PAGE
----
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Free MonkeyNotes Summary-The Adventures of Tom Sawyer by Mark Twain
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CHAPTER 29: Huck Saves the Widow


Tom is cheerful on Friday morning, for Becky is back in town from her vacation. He is so happy to see her that he almost forgets about Injun Joe and the treasure. Becky, also happy to be back, convinces her mother to hold the much delayed picnic on Saturday. Invitations are sent, and the children are all excited.

The children gather at the Thatchers’ house on Saturday morning. A ferryboat is hired to take them to the picnic, which is to be chaperoned by several young adults. Since they may return after dark, Becky’s mother tells her to spend the night with Suzy Harper, who lives close to the ferry landing. Tom invites Becky to have ice cream with him at the Widow Douglas’ house before going to the Harpers.

The ferry drops anchor about three miles from town, near a woody hollow. The children have a wonderful time playing and feasting. Someone suggests that they should go and explore McDougal’s Cave; everyone agrees. They depart for the adventure, armed with candles. Once inside the dark cave, they light the candles and break up into small groups to explore the many passageways. While exploring, the children lose track of time; when they emerge, it is almost dark. They hurry to the ferry for the short trip back to town.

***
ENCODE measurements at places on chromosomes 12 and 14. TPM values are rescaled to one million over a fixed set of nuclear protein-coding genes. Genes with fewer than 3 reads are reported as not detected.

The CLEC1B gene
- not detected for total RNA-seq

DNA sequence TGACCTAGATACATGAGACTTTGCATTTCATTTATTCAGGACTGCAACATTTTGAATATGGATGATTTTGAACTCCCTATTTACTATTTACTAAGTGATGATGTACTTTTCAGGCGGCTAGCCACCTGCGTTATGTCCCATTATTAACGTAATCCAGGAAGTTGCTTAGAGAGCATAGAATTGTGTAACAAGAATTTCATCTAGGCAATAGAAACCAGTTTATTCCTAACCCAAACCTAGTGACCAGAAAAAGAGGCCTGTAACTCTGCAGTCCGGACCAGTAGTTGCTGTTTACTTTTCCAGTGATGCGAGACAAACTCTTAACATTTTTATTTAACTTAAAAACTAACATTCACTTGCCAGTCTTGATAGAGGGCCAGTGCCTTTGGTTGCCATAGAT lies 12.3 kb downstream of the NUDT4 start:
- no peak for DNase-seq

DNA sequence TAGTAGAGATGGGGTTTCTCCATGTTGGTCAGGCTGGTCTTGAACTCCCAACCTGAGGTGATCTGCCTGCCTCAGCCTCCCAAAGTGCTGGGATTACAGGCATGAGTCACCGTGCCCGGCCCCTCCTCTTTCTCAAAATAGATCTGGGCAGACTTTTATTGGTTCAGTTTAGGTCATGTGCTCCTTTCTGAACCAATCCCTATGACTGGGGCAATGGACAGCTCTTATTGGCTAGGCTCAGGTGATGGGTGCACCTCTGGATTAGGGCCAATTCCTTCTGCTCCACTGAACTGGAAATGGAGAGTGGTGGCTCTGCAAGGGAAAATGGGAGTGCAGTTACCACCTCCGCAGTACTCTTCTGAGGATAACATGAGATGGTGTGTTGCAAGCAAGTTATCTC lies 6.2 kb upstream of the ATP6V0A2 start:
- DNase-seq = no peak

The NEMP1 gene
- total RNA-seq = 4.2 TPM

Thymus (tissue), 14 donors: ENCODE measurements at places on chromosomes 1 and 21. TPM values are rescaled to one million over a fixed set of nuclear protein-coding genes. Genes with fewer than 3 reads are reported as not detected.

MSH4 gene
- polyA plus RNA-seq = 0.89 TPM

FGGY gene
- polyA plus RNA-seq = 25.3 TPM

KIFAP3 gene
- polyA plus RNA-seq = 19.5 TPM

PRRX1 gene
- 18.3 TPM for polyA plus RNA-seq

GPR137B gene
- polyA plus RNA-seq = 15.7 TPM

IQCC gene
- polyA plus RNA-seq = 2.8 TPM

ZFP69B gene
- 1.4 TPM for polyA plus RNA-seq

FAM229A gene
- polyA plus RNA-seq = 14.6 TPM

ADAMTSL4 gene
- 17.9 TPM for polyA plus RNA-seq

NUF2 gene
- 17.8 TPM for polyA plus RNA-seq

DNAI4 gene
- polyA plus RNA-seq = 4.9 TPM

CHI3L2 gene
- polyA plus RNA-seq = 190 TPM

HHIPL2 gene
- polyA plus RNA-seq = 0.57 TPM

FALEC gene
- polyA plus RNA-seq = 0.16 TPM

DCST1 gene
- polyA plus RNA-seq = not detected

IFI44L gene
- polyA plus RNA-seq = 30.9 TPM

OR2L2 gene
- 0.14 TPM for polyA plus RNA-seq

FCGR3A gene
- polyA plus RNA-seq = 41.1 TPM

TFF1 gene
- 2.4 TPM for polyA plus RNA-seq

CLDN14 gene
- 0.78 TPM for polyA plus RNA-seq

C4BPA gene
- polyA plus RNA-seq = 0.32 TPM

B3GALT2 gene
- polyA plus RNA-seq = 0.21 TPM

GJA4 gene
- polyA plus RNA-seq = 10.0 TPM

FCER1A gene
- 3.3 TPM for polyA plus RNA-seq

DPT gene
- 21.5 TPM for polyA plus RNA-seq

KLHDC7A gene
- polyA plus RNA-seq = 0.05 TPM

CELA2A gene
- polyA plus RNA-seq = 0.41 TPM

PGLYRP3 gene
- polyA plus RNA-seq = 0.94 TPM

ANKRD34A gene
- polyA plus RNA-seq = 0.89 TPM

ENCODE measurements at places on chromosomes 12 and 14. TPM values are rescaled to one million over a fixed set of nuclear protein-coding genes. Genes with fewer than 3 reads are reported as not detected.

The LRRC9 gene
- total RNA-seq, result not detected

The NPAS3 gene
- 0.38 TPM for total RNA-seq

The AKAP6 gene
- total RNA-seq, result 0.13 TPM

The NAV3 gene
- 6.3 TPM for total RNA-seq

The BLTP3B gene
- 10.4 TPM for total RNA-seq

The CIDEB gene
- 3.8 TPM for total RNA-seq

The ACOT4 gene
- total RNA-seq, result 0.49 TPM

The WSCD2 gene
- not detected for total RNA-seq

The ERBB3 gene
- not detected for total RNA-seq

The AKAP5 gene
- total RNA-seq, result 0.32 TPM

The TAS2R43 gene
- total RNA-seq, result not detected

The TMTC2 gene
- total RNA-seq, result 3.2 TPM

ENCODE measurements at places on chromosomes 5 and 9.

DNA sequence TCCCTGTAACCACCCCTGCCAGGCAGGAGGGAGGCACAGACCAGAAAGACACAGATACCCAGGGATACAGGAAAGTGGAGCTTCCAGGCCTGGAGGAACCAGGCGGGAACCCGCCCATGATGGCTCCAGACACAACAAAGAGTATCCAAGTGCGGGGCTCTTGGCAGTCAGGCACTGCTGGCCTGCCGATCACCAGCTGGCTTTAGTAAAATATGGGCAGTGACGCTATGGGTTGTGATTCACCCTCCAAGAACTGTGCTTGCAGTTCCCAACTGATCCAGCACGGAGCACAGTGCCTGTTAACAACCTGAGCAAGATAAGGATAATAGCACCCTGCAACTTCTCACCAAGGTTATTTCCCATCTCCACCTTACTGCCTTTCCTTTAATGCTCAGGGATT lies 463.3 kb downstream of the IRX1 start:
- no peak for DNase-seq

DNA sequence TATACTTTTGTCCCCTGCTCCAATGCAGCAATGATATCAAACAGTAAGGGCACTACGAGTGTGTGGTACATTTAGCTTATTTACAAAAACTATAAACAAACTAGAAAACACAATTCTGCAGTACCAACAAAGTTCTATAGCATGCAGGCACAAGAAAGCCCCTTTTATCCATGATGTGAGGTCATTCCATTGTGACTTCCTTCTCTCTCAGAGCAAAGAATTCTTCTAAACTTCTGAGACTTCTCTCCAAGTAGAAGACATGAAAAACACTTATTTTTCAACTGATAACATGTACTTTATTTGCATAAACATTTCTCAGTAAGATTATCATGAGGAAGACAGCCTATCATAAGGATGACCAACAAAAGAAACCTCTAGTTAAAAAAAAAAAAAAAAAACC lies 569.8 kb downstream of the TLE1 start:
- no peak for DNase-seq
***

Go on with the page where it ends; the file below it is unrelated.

While the other children are at the picnic, Huck, who has not been invited, is keeping watch at the tavern door. Just when he is about to leave for the night, two men emerge through the alley door. Huck notices that one of the men is carrying something under his arm. Huck assumes the package to be the treasure and decides to follow the men, who soon stop at Widow Douglas’ house. Huck overhears Injun Joe cursing the widow and swearing revenge against her since he has been treated badly by the late Mr. Douglas, who was Justice of Peace. He has come to the house to "split her nostrils." When he notices that there is still a light on inside, he decides to wait and make sure the widow does not have company. The reader assumes that perhaps Tom and Becky are there having ice cream.